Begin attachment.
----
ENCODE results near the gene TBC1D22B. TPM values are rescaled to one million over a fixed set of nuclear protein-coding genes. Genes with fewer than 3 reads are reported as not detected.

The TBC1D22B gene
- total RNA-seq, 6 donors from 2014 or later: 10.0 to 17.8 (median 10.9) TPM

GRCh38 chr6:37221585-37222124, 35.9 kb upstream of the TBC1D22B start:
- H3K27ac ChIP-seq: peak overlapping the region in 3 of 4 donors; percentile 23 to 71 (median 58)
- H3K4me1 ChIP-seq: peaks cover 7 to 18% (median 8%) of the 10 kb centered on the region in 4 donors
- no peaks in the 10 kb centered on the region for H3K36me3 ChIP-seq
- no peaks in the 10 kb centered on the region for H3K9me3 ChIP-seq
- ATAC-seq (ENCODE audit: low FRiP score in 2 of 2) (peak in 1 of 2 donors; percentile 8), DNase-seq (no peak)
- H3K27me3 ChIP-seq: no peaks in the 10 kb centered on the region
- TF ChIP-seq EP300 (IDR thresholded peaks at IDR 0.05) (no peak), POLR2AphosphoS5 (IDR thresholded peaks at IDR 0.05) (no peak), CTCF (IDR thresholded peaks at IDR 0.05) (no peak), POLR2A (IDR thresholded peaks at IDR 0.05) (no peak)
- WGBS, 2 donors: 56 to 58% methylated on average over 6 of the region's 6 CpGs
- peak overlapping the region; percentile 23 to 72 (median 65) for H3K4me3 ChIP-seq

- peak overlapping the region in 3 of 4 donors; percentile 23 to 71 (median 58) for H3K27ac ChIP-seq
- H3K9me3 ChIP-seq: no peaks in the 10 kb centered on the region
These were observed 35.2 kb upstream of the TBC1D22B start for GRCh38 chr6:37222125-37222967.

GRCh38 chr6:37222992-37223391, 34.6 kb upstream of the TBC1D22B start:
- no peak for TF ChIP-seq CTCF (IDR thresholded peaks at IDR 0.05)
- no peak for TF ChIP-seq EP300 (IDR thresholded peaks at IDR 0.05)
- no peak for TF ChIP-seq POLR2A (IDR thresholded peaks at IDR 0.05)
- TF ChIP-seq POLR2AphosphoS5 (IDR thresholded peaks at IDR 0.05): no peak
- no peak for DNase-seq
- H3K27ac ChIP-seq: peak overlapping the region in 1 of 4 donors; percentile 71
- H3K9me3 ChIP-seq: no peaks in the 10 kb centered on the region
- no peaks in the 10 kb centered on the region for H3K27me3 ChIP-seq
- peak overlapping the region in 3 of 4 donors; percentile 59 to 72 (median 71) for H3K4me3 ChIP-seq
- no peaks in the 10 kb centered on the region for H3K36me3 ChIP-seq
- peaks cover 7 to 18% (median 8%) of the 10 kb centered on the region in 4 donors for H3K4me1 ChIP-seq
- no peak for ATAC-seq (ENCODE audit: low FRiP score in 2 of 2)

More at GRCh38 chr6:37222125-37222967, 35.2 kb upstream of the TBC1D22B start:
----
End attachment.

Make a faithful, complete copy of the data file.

ENCODE results near the gene TBC1D22B. TPM values are rescaled to one million over a fixed set of nuclear protein-coding genes. Genes with fewer than 3 reads are reported as not detected.

The TBC1D22B gene
- total RNA-seq, 6 donors from 2014 or later: 10.0 to 17.8 (median 10.9) TPM

GRCh38 chr6:37221585-37222124, 35.9 kb upstream of the TBC1D22B start:
- H3K27ac ChIP-seq: peak overlapping the region in 3 of 4 donors; percentile 23 to 71 (median 58)
- H3K4me1 ChIP-seq: peaks cover 7 to 18% (median 8%) of the 10 kb centered on the region in 4 donors
- no peaks in the 10 kb centered on the region for H3K36me3 ChIP-seq
- no peaks in the 10 kb centered on the region for H3K9me3 ChIP-seq
- ATAC-seq (ENCODE audit: low FRiP score in 2 of 2) (peak in 1 of 2 donors; percentile 8), DNase-seq (no peak)
- H3K27me3 ChIP-seq: no peaks in the 10 kb centered on the region
- TF ChIP-seq EP300 (IDR thresholded peaks at IDR 0.05) (no peak), POLR2AphosphoS5 (IDR thresholded peaks at IDR 0.05) (no peak), CTCF (IDR thresholded peaks at IDR 0.05) (no peak), POLR2A (IDR thresholded peaks at IDR 0.05) (no peak)
- WGBS, 2 donors: 56 to 58% methylated on average over 6 of the region's 6 CpGs
- peak overlapping the region; percentile 23 to 72 (median 65) for H3K4me3 ChIP-seq

- peak overlapping the region in 3 of 4 donors; percentile 23 to 71 (median 58) for H3K27ac ChIP-seq
- H3K9me3 ChIP-seq: no peaks in the 10 kb centered on the region
These were observed 35.2 kb upstream of the TBC1D22B start for GRCh38 chr6:37222125-37222967.

GRCh38 chr6:37222992-37223391, 34.6 kb upstream of the TBC1D22B start:
- no peak for TF ChIP-seq CTCF (IDR thresholded peaks at IDR 0.05)
- no peak for TF ChIP-seq EP300 (IDR thresholded peaks at IDR 0.05)
- no peak for TF ChIP-seq POLR2A (IDR thresholded peaks at IDR 0.05)
- TF ChIP-seq POLR2AphosphoS5 (IDR thresholded peaks at IDR 0.05): no peak
- no peak for DNase-seq
- H3K27ac ChIP-seq: peak overlapping the region in 1 of 4 donors; percentile 71
- H3K9me3 ChIP-seq: no peaks in the 10 kb centered on the region
- no peaks in the 10 kb centered on the region for H3K27me3 ChIP-seq
- peak overlapping the region in 3 of 4 donors; percentile 59 to 72 (median 71) for H3K4me3 ChIP-seq
- no peaks in the 10 kb centered on the region for H3K36me3 ChIP-seq
- peaks cover 7 to 18% (median 8%) of the 10 kb centered on the region in 4 donors for H3K4me1 ChIP-seq
- no peak for ATAC-seq (ENCODE audit: low FRiP score in 2 of 2)

More at GRCh38 chr6:37222125-37222967, 35.2 kb upstream of the TBC1D22B start: